Talk: Sacha Bourgeois-Gironde (Paris)
Cognitive hierarchy monotony in complex games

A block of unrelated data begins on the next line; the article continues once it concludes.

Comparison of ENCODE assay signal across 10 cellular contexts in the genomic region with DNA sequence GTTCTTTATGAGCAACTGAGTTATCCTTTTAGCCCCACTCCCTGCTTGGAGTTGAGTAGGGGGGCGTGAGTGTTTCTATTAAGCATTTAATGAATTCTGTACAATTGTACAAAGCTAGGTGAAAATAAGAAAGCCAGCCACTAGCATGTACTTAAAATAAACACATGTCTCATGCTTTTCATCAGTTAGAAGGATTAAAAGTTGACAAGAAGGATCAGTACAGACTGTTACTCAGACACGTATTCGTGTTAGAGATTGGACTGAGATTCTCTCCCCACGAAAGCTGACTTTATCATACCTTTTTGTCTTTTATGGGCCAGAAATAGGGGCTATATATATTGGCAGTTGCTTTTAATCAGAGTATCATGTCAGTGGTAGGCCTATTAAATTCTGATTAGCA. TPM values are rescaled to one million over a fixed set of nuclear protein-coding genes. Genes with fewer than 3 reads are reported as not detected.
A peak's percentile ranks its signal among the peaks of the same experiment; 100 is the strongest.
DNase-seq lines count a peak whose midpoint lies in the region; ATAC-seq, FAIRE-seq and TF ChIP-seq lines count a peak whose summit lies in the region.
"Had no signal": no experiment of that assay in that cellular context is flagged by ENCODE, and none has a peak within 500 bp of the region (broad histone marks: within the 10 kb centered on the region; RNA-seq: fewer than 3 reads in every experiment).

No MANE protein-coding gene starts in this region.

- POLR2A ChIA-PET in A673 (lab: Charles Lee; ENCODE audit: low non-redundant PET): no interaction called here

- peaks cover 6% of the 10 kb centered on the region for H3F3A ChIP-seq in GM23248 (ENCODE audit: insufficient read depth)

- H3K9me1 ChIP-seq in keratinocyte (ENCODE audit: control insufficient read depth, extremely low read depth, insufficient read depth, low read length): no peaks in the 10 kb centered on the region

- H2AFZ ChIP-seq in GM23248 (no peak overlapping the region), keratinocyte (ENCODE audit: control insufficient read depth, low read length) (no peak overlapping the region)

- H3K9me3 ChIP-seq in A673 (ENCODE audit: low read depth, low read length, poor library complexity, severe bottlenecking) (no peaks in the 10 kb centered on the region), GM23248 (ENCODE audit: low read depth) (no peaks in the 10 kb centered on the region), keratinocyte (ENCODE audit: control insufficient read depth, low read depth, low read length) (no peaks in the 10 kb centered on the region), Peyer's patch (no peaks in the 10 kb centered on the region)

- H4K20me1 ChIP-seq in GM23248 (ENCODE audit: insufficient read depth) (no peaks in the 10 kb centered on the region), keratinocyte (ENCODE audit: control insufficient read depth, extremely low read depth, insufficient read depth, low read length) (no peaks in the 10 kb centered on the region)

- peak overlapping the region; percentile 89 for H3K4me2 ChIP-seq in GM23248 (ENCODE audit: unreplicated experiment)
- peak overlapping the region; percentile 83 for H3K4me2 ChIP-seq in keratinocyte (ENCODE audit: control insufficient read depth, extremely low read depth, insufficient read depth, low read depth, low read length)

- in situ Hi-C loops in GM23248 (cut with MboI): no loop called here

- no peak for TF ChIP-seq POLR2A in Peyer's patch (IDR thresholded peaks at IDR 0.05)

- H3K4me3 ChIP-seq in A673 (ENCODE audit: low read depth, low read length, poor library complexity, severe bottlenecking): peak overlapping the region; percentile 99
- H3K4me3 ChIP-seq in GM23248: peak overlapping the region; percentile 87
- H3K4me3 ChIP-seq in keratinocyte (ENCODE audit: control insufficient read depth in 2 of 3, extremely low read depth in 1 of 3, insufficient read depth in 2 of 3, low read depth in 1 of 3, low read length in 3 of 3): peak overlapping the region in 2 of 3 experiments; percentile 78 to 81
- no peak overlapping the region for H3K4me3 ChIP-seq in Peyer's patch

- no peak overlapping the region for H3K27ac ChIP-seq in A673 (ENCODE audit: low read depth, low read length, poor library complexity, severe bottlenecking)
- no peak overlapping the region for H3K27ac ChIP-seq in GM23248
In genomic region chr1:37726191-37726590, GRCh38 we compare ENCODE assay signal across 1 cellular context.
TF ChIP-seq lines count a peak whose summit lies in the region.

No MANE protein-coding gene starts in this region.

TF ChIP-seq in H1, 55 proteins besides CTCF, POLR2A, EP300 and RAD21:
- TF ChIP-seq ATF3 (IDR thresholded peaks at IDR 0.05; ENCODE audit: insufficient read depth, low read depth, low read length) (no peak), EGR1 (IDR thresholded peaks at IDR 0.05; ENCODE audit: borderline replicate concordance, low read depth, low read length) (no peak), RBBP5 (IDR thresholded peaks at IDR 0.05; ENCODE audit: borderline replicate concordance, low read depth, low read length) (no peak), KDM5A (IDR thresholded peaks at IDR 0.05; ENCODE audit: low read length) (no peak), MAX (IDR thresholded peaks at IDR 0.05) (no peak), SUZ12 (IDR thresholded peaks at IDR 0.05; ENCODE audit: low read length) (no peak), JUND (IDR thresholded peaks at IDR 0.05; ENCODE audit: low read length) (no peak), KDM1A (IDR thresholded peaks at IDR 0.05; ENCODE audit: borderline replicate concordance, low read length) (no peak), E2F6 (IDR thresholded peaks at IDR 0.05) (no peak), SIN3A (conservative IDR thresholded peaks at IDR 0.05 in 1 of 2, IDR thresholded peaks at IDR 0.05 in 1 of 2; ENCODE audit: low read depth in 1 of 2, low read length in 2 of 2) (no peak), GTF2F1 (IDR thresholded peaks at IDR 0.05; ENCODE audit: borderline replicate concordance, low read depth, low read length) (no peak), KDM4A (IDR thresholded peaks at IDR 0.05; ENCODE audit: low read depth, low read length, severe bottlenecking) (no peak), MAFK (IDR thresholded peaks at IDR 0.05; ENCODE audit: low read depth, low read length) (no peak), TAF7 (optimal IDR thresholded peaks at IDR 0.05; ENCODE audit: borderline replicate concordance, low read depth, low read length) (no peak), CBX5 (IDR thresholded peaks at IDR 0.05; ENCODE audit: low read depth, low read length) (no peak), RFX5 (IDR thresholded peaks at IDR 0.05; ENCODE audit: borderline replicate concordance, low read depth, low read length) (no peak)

It is rather natural to allow for heterogeneity of beliefs in a population of game-players. If this population is not too large - i.e. individual strategies have an infuence on the final outcome of the game - modelling how these heterogenous beliefs keep some level of interdependence and consistency (weaker than the common knowledge of rationality assumption) makes sense. This is, in particular, what is proposed by models of cognitive hierarchies in behavioral game-theory (Camerer, Ho & Chong 2004; Crawford et al. 2013; respectively proposing "cognitive hierarchy theory" - CHT - and "level-k theory"). These models are particulary fit to account for behavior in dominance-solvable games. I will be especially interested, however, in CHT and its extensions to other game structures. How CHT preserves (or not) its main predictive features in complex games such as the Colonel Blotto game and the Lupi (lowest unique positive integer) auction? My main issue will be with what I label "cognitive monotony": the notion that the higher in the hierarchy, given my correct anticipation of the cognitive levels of other players - the better off I am. In other terms, cognitive monotony means that it always pays to be intelligent when intelligence is defined not "autistically" in terms of isolated computing abilities, but in terms of the optimal sensitive to other players cognitive investment in contexts where heterogenous beliefs (and abilities) are at play. Observed best responses in the Lupi auction might undermine cognitive monotony.